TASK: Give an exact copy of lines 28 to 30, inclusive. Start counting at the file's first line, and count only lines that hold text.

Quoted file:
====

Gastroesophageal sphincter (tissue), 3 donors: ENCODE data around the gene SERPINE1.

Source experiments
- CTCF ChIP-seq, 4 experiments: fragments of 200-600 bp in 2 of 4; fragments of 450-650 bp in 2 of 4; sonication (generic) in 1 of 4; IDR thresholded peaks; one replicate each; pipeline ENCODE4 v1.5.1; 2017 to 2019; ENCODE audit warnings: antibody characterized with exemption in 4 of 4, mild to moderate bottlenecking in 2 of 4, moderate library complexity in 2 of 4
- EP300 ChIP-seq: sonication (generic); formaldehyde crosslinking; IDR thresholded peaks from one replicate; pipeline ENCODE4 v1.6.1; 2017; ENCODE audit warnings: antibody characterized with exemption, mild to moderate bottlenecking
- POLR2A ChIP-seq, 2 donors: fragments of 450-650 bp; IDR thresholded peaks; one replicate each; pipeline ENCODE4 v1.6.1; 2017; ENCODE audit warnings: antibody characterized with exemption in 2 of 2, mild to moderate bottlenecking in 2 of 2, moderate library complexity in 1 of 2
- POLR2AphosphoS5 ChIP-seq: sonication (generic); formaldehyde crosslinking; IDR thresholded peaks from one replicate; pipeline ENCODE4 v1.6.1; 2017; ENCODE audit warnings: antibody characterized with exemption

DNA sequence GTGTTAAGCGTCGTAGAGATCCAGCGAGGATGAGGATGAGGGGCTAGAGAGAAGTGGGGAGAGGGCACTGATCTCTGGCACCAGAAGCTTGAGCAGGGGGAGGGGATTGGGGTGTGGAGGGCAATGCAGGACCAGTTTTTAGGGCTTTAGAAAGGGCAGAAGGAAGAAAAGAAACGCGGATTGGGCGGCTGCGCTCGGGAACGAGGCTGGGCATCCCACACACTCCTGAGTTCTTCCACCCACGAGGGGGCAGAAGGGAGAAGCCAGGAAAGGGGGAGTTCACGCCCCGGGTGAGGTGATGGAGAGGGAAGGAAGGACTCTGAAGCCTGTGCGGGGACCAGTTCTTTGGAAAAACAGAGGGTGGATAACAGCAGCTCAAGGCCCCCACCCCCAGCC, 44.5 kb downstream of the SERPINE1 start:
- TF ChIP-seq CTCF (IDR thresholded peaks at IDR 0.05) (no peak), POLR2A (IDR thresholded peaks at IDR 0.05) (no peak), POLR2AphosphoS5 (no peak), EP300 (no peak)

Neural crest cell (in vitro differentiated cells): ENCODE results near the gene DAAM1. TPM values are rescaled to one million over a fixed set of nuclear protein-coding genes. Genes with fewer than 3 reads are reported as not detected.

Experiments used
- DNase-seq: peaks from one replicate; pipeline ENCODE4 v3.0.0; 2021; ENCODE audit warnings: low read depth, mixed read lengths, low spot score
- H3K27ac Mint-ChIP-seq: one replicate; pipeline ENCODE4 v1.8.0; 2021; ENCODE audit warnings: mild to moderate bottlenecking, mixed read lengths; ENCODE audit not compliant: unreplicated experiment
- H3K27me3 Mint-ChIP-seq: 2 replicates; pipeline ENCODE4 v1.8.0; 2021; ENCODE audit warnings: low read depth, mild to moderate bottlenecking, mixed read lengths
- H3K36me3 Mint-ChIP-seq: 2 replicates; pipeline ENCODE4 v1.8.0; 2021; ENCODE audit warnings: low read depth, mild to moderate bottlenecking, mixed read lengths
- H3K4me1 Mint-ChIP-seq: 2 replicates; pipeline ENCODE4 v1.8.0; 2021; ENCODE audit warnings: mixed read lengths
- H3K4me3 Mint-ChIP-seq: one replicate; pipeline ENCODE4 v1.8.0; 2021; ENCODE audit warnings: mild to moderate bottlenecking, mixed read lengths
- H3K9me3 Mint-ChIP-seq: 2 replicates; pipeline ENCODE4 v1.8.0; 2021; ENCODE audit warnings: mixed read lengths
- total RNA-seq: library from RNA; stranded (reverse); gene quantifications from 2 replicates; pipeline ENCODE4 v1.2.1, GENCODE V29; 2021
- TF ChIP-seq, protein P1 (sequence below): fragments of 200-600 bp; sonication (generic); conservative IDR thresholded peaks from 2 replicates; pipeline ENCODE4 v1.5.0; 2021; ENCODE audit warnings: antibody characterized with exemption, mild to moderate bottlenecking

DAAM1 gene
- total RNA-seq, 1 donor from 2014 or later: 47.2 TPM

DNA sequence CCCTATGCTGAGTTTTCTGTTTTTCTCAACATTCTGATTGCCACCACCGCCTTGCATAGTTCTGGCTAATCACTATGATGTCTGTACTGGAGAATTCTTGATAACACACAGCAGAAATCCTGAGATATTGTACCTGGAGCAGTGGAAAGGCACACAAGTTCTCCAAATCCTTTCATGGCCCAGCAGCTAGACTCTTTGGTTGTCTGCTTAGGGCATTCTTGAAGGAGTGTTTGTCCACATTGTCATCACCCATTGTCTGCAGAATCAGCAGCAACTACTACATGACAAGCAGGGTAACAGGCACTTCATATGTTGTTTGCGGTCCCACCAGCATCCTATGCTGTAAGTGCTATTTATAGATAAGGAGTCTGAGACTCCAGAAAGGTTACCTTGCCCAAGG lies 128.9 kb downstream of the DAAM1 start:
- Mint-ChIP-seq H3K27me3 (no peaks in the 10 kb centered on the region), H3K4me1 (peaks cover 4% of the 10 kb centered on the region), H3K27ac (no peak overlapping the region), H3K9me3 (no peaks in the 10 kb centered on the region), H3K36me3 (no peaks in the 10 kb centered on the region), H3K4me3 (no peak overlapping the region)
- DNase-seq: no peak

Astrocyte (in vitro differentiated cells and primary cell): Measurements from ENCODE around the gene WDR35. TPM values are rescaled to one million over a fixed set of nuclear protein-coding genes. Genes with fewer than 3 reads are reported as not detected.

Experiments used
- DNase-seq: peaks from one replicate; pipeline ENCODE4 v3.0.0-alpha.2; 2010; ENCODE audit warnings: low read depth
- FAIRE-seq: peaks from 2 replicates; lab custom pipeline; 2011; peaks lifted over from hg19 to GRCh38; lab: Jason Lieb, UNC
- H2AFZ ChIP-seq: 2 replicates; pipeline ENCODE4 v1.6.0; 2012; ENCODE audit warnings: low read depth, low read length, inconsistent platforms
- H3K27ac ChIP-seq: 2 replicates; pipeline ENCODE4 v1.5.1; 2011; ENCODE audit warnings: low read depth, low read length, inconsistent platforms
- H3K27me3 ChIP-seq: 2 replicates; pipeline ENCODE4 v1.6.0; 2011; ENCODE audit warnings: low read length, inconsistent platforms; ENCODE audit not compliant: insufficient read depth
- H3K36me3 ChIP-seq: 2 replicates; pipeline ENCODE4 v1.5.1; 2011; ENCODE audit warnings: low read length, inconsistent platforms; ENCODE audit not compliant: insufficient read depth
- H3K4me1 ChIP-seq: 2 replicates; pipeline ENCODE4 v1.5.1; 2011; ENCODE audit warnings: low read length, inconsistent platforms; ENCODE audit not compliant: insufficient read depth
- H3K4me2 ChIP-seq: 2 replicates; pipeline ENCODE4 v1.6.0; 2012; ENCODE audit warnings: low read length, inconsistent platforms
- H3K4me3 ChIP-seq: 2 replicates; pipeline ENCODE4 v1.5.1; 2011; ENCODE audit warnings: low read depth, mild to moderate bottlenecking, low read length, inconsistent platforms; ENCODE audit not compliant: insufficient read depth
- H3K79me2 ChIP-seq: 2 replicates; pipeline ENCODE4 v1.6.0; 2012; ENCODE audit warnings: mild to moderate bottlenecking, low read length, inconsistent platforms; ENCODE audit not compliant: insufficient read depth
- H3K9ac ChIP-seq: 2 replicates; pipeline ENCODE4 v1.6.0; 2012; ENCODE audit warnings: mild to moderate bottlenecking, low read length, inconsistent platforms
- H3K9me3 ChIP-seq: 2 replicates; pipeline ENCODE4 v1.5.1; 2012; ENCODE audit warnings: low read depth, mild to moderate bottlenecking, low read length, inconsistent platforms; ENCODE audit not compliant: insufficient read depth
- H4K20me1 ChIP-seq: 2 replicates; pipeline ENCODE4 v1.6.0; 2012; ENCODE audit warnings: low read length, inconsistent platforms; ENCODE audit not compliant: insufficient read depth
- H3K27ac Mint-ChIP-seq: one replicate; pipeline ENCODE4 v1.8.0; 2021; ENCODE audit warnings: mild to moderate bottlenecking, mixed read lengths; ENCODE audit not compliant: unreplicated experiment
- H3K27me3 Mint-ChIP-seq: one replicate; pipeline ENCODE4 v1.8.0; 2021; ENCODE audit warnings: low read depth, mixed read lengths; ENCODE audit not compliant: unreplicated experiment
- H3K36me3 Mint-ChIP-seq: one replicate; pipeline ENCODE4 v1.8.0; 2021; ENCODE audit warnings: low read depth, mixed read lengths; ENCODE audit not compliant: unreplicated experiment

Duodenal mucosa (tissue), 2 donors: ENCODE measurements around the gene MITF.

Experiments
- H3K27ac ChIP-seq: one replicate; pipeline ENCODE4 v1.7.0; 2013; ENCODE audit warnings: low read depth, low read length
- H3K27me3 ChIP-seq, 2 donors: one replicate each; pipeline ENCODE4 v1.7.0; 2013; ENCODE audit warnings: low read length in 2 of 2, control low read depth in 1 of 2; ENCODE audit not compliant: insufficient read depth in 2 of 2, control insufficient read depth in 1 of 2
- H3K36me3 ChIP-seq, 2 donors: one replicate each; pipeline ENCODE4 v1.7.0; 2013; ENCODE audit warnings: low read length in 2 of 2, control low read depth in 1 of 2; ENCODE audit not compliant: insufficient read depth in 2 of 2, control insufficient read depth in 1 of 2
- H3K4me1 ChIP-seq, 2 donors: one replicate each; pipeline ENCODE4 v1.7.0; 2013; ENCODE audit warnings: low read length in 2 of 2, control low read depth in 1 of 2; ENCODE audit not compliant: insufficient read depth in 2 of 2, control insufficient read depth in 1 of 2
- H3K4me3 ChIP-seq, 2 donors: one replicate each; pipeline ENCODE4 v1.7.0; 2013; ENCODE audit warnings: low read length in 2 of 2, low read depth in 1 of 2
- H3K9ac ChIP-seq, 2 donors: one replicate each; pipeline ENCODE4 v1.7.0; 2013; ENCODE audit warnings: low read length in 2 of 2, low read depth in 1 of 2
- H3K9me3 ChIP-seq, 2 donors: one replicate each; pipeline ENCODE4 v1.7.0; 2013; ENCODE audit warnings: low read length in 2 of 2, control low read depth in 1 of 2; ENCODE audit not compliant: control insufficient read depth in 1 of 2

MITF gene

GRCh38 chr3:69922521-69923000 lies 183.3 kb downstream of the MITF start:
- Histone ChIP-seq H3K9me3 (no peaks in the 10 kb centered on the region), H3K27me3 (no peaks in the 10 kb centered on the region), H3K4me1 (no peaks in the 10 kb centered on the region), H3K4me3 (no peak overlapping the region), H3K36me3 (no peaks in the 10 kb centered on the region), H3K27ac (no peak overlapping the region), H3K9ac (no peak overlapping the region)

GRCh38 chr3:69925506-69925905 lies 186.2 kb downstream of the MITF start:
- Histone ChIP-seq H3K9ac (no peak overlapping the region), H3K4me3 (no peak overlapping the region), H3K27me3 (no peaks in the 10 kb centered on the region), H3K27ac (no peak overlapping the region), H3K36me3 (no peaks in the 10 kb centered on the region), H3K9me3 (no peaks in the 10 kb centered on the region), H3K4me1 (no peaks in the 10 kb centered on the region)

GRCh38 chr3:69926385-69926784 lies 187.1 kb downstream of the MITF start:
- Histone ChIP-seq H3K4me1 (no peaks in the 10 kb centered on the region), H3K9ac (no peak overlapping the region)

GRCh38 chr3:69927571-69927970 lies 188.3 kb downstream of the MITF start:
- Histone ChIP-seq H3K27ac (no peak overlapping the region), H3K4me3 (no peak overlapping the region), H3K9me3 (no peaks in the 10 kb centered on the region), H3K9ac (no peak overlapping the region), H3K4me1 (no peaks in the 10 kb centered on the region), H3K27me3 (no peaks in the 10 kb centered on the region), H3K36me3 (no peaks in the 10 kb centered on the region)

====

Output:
- FAIRE-seq: peaks from 2 replicates; lab custom pipeline; 2011; peaks lifted over from hg19 to GRCh38; lab: Jason Lieb, UNC
- H2AFZ ChIP-seq: 2 replicates; pipeline ENCODE4 v1.6.0; 2012; ENCODE audit warnings: low read depth, low read length, inconsistent platforms
- H3K27ac ChIP-seq: 2 replicates; pipeline ENCODE4 v1.5.1; 2011; ENCODE audit warnings: low read depth, low read length, inconsistent platforms